Magazine article Marketing

Wake Up to Web Brands

Magazine article Marketing

Wake Up to Web Brands

Article excerpt

European firms are fast falling behind their US rivals when it comes to brand building on the Internet

North American companies are investing heavily to establish powerful 'cyberbrands' on the Internet, according to online business specialists. European companies have to act quickly or they will be priced out of the global market. "UK businesses have got to wake up. There is no time to waste," says Peter Matthews, managing director of Nucleus Design.

His concerns are borne out by 'The Internet Retailing Report' from Morgan Stanley. By 2000, the company suggests a "conservative" usership of 150 million people contributing retail sales worth $35bn ([pounds]21m), with business-to-business sales worth $70bn to $90bn ([pounds]42.4bn to [pounds]54.5bn). Although European usage has grown by 222% in two years and Asia by 550%, the two regions still only account for 22% and 6% respectively. North America accounts for two-thirds of users.

The greater maturity of the American market has combined with a greater willingness to make longer term investments to give US companies an invaluable head start. "The UK is only two years behind," says Matthews, "but that's a long way in a market developing so very rapidly."

"The US has built up unrivalled levels of technical virtuosity in the cybereconomy," agrees Michael Page, director of interactive services at Acxiom. Security has played a major part, with help from the US State Department, which has used the argument of state security to prevent 128-bit encryption keys - the highest level of security technology - being exported. The Supreme Court recently reversed that decision, allowing companies here to process online orders more rapidly and give European consumers a greater perception of security.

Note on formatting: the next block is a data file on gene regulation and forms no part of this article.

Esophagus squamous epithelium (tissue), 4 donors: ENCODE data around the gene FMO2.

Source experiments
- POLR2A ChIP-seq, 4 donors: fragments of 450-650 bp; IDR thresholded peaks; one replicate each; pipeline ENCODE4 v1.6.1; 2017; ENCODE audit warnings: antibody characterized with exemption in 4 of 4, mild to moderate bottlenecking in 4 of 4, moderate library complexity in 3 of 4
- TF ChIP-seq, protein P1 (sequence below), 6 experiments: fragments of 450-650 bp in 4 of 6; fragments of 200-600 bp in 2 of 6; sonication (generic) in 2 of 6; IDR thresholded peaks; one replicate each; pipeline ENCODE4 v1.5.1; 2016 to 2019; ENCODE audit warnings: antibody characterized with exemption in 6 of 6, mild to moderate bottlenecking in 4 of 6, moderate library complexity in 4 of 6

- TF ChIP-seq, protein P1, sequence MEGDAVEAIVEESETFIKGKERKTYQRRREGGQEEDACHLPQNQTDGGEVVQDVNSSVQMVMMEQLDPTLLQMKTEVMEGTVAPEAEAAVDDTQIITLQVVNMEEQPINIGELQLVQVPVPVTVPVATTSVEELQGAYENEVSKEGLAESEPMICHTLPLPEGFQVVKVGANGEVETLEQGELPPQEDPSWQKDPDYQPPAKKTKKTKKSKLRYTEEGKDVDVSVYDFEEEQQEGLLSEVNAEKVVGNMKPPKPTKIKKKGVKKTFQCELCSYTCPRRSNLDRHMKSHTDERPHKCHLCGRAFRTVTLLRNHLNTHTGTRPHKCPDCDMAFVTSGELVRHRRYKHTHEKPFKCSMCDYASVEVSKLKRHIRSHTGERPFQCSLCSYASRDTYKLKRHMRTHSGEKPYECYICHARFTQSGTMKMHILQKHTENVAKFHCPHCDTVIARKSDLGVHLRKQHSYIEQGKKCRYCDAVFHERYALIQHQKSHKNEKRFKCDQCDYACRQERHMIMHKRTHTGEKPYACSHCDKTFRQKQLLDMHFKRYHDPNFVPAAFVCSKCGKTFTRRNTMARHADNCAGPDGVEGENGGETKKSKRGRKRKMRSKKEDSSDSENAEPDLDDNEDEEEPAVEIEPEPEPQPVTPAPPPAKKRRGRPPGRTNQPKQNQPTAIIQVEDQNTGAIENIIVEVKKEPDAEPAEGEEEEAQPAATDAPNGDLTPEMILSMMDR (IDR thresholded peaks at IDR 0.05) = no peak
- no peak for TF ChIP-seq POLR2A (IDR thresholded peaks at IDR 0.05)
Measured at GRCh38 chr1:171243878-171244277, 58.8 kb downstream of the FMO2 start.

"America provides an excellent test market," says Myer Berlow, senior vice-president of interactive marketing at America On Line, the largest online service in the world. "Europeans can learn from our mistakes and replicate our successes. But you will have to do so quickly. We have moved on from the second stage of viewing the Net as an advertising medium. It has reached the third stage of being a transactional medium."

"Shopping-related activities are becoming increasingly popular online," says the Morgan Stanley report. "A recent CommerceNet survey indicated that approximately 73% of Web-using respondents spent part of their online time searching for information about specific products or services. Of this group, 53% went on to make an actual purchase (either online or offline) and 15% actually made a purchase online."

Garage sales

The most potent demonstration of the Internet's business potential is the book selling site Amazon. Launched in July 1995 from the garage of Jeff Bezos, it achieved sales of $27.9m ([pounds]4.8m) in the second quarter of this year.

It offers more than 2.5 million titles, many at substantial discounts, thanks to its highly automated structure and low overheads. Only the top-selling 700 titles are held in stock (where they have a turnover 20 times higher than those stocked by America's leading conventional book retailer).

Although it exists only within the cybereconomy, Amazon's level of brand awareness and loyalty "should create a barrier to entry for competitors", according to Morgan Stanley. In less than 30 months, Amazon has achieved a market valuation of $400m ([pounds]242.4m) and recently tied up an exclusive advertising deal with the Yahoo search engine worth $50m ([pounds]30.3m) over three years.

Similar commitment is shown by US companies such as 1-800-Flowers, Preview Travel and sharedealers Charles Schwab. Having set up the spin-off brand Eschwab, the company is achieving an online trading turnover of more than $100bn ([pounds]60.6bn).

Self-selected audience groups for individual Web sites allow precisely targeted campaigns using many different online advertising techniques. …

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